What you don't know can't hurt you: Realism and the unconceived

Research output: Contribution to journalArticlepeer-review

33 Scopus citations

Abstract

Two of the most potent challenges faced by scientific realism are the underdetermination of theories by data, and the pessimistic induction based on theories previously held to be true, but subsequently acknowledged as false. Recently, Stanford (2006, Exceeding our grasp: Science, history, and the problem of unconceived alternatives. Oxford: Oxford University Press) has formulated what he calls the problem of unconceived alternatives: a version of the underdetermination thesis combined with a historical argument of the same form as the pessimistic induction. In this paper, I contend that while Stanford does present a novel antirealist argument, a successful response to the pessimistic induction would likewise defuse the problem of unconceived alternatives, and that a more selective and sophisticated realism than that which he allows is arguably immune to both concerns.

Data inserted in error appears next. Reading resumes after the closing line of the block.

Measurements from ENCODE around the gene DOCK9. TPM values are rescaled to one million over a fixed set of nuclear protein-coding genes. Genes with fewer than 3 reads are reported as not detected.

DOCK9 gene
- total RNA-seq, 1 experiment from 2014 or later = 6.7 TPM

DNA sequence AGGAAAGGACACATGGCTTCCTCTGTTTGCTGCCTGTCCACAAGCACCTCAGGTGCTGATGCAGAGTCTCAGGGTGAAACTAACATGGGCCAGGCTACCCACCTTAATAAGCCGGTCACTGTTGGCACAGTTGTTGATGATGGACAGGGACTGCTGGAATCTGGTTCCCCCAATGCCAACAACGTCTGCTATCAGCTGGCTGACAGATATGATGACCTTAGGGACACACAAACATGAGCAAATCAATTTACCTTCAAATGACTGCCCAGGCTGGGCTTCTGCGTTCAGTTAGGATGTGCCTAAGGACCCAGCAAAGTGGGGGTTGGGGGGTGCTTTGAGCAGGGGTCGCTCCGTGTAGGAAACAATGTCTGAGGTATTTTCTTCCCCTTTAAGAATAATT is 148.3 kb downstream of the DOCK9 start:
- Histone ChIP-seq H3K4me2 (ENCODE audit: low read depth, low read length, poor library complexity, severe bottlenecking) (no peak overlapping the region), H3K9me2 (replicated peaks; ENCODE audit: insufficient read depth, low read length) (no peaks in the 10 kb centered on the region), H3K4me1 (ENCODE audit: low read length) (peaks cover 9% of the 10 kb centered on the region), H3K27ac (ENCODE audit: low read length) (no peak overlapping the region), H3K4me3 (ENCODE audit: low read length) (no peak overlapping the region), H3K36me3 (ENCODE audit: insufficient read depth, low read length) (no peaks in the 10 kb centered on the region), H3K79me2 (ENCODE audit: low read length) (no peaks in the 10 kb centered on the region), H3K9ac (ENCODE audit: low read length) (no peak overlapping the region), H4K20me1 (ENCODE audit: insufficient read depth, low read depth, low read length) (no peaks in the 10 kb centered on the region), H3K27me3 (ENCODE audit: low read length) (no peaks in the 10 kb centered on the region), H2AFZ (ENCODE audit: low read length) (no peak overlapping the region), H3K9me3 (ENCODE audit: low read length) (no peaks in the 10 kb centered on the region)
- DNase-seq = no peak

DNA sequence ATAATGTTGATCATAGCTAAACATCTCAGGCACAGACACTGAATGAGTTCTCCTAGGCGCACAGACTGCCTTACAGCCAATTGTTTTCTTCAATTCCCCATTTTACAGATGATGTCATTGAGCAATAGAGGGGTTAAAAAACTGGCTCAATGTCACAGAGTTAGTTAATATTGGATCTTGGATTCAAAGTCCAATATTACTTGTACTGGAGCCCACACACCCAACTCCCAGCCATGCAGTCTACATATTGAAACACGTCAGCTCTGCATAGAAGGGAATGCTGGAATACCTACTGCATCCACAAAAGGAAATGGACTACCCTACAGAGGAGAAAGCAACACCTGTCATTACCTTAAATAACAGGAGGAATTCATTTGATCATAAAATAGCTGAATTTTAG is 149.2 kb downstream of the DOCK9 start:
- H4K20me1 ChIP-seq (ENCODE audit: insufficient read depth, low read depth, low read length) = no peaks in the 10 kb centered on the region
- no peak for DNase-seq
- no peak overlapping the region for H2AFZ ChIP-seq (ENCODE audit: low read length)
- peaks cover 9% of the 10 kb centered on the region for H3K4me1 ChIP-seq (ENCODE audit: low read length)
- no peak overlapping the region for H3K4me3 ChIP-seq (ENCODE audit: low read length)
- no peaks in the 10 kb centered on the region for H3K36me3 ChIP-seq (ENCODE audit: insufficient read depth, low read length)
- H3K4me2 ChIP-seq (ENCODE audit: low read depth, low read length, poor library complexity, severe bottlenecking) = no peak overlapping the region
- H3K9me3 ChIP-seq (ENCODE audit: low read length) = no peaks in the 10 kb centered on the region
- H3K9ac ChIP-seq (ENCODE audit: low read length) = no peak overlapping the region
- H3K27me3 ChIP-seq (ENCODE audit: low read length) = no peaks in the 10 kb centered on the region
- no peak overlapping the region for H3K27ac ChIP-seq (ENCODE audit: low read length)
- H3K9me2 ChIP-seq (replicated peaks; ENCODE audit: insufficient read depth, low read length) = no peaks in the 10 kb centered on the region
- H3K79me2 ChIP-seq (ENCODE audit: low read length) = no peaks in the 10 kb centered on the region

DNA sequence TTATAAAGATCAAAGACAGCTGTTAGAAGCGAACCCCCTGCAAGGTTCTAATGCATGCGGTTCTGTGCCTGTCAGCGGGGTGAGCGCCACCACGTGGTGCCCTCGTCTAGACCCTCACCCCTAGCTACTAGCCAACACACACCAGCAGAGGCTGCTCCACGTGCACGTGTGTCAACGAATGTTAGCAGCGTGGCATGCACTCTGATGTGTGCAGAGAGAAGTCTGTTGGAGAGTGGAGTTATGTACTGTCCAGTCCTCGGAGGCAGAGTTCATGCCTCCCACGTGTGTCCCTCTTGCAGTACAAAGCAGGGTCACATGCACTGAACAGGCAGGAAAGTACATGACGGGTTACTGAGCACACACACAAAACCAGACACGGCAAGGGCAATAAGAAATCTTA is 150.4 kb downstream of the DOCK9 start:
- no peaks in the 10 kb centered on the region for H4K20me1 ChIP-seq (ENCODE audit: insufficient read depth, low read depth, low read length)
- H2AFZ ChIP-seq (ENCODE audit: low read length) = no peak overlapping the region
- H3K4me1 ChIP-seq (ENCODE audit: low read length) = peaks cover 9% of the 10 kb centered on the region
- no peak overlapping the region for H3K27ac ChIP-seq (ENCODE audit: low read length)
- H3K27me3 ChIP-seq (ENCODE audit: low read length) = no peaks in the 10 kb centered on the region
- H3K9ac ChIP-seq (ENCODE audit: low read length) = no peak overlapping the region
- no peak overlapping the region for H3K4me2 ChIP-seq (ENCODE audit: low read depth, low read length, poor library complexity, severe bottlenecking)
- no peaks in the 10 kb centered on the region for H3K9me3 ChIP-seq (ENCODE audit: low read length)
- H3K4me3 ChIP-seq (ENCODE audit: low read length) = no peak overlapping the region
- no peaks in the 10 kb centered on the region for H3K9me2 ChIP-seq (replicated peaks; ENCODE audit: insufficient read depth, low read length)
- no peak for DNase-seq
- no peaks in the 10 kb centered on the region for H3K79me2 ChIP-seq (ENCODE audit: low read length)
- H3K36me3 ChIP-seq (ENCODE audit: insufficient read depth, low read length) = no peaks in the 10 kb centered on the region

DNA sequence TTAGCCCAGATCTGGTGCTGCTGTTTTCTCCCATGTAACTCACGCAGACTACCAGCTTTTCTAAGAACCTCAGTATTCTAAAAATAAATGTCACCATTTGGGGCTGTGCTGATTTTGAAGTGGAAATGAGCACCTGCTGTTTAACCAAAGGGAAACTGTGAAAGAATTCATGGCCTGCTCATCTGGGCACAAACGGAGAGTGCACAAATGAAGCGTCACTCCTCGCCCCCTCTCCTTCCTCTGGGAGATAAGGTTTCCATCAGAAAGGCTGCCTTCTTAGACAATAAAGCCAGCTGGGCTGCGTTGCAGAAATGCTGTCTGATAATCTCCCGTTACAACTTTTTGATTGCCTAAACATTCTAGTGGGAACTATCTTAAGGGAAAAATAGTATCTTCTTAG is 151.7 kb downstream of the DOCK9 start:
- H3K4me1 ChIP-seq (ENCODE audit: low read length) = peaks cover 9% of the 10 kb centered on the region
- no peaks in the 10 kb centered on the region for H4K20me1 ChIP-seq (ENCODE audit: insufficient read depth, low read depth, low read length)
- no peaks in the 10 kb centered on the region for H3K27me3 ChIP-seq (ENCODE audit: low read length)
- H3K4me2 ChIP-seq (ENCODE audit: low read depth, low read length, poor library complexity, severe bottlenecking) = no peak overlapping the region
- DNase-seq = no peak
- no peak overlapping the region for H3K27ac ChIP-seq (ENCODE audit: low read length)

Original languageEnglish (US)
Pages (from-to)149-158
Number of pages10
JournalPhilosophical Studies
Volume137
Issue number1
DOIs
StatePublished - Jan 2008
Externally publishedYes

ASJC Scopus subject areas

  • Philosophy

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